At the inaugural Cornucopia food and wine festival two decades ago, there was plenty of anticipation, based on Whistler’s growing reputation as a destination for more than just the winter sports. There were some growing pains over the years, as the festival grew in scope and depth, and as Whistler itself went through development spurts and times of recession; at the 20-year mark, though, Cornucopia has really arrived, with two weeks’ worth of foodie and oenophile events all presented in the name of education and entertainment.
For starters, there is a Crush Grand Tasting room, to really help participants establish the areas of wine they might want to pursue further. There is an abundance of seminars, presented by industry professionals providing insights and observations about specific topics. Some examples for 2016 are: Bubbly Cocktails; Wine and Chocolate; and Single Malt Seduction. There are Chef’s Table lunches, this year including one by David Hawksworth. And the Culinary Stage Series features all kinds of great panel discussions accompanied by tastings. You can even sign up for a visit and cooking demonstration at Jordan Sturdy’s amazing North Arm Farm in Pemberton. So there is plenty to keep you busy all day long.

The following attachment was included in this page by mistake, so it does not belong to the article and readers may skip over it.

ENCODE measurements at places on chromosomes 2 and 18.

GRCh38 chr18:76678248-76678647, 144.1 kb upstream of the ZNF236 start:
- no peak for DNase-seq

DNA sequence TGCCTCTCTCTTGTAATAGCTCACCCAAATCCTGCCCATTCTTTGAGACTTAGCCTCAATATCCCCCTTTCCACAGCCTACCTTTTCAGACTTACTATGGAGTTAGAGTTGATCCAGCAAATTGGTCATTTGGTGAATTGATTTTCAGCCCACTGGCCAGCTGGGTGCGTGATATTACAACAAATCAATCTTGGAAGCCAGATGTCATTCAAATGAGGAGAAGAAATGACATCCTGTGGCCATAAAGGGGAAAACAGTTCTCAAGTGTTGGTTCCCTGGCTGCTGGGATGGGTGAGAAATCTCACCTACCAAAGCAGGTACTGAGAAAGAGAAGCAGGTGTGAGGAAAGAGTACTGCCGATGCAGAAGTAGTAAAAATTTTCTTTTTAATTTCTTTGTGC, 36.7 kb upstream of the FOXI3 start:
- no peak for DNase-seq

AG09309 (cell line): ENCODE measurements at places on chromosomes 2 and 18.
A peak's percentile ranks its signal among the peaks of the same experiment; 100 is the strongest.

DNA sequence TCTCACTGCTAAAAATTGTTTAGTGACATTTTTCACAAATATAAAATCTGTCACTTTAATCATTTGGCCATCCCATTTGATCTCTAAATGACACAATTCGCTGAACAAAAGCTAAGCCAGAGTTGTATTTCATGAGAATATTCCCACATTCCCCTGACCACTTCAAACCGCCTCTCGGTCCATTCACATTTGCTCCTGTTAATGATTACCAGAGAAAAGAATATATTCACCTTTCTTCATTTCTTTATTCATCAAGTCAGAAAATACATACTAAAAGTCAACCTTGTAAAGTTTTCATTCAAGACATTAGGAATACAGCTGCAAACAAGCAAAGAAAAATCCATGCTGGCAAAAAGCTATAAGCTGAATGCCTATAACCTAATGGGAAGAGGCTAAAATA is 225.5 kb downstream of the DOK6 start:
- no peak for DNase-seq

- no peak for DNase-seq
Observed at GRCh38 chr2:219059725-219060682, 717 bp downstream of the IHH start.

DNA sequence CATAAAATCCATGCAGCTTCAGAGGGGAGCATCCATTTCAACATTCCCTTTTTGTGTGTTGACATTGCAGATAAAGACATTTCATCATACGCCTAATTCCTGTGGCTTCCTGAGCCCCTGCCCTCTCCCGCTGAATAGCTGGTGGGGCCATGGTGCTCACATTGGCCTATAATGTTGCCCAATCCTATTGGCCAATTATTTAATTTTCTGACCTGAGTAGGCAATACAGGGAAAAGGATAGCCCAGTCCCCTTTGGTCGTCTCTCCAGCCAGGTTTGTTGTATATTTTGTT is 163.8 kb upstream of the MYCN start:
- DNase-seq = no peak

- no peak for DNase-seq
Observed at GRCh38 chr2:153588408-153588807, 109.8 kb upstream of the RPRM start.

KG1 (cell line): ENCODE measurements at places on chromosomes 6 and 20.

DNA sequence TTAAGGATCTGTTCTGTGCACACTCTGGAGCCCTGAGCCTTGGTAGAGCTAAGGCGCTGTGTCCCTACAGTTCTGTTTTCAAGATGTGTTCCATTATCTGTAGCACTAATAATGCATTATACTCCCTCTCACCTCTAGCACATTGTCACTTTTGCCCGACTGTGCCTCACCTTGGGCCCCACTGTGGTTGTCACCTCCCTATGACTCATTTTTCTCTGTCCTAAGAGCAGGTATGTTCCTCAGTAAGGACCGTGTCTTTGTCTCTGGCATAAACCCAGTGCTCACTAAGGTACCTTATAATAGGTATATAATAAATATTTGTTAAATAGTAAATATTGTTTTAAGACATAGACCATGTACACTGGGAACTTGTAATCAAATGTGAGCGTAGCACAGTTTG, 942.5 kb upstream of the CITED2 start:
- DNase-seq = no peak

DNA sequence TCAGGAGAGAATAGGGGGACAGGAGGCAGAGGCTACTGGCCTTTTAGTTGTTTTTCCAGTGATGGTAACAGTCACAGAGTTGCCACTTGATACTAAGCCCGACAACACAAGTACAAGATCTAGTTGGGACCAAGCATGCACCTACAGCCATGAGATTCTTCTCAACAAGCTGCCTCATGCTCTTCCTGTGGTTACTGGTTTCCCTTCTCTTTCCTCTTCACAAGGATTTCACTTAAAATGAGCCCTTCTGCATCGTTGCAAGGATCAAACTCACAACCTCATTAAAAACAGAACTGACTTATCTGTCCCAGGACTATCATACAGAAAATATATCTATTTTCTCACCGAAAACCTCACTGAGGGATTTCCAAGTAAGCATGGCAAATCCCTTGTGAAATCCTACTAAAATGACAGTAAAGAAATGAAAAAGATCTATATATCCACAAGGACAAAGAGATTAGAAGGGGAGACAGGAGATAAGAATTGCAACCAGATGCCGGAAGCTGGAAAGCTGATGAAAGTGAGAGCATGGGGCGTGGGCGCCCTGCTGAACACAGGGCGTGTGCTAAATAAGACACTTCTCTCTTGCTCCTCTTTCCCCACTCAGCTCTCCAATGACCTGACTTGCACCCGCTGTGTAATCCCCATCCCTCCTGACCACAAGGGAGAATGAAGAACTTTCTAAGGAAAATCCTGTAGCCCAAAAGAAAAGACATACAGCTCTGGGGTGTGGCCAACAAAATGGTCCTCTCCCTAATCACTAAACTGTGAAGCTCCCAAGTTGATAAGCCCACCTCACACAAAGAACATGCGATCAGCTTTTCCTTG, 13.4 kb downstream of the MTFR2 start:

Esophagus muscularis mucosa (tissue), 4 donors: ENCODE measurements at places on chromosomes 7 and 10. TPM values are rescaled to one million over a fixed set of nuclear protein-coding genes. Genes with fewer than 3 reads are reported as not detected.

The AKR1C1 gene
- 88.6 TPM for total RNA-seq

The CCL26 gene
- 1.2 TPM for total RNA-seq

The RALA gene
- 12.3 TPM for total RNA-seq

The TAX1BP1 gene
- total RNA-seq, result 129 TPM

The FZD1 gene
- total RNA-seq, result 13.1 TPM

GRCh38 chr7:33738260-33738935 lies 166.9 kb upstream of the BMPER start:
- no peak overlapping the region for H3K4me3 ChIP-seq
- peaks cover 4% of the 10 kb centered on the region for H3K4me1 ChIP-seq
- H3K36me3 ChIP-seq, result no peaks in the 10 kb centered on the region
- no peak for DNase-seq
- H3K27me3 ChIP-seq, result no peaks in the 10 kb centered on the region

Several hotels and restaurants offer celebratory dinners, often with special, impossible-to-get wines, and often, too, with guest chefs or vino proprietors. Araxi Restaurant & Oyster Bar alone is offering over half a dozen themed dinners over the two weeks. Culmina Family Estate Winery, Blasted Church, Burrowing Owl Estate Winery, and Foxtrot from British Columbia, plus Chateau Ste. Michelle from Washington and Italy’s Ceretto, are only a few of the featured winery dinners; the Four Seasons Whistler, Fairmont Chateau Whistler, Crystal Lodge Hotel, Nita Lake Lodge, Quattro, and Rimrock Cafe are some of the places hosting special meals. It all underlines what a world-class destination resort Whistler is.
If you still have the stamina, there are many after-dinner tasting opportunities, and this year Bearfoot Bistro is front and centre with its Wine Mixer events, which don’t even begin until 10 p.m. There is good reason to expect even bigger and better in the coming years, as Cornucopia heads into a future in which Whistler itself really doesn’t have a shoulder season anymore. It’s busy all year ‘round, and not just because of the slopes. Good food and wine provide their own thrills.
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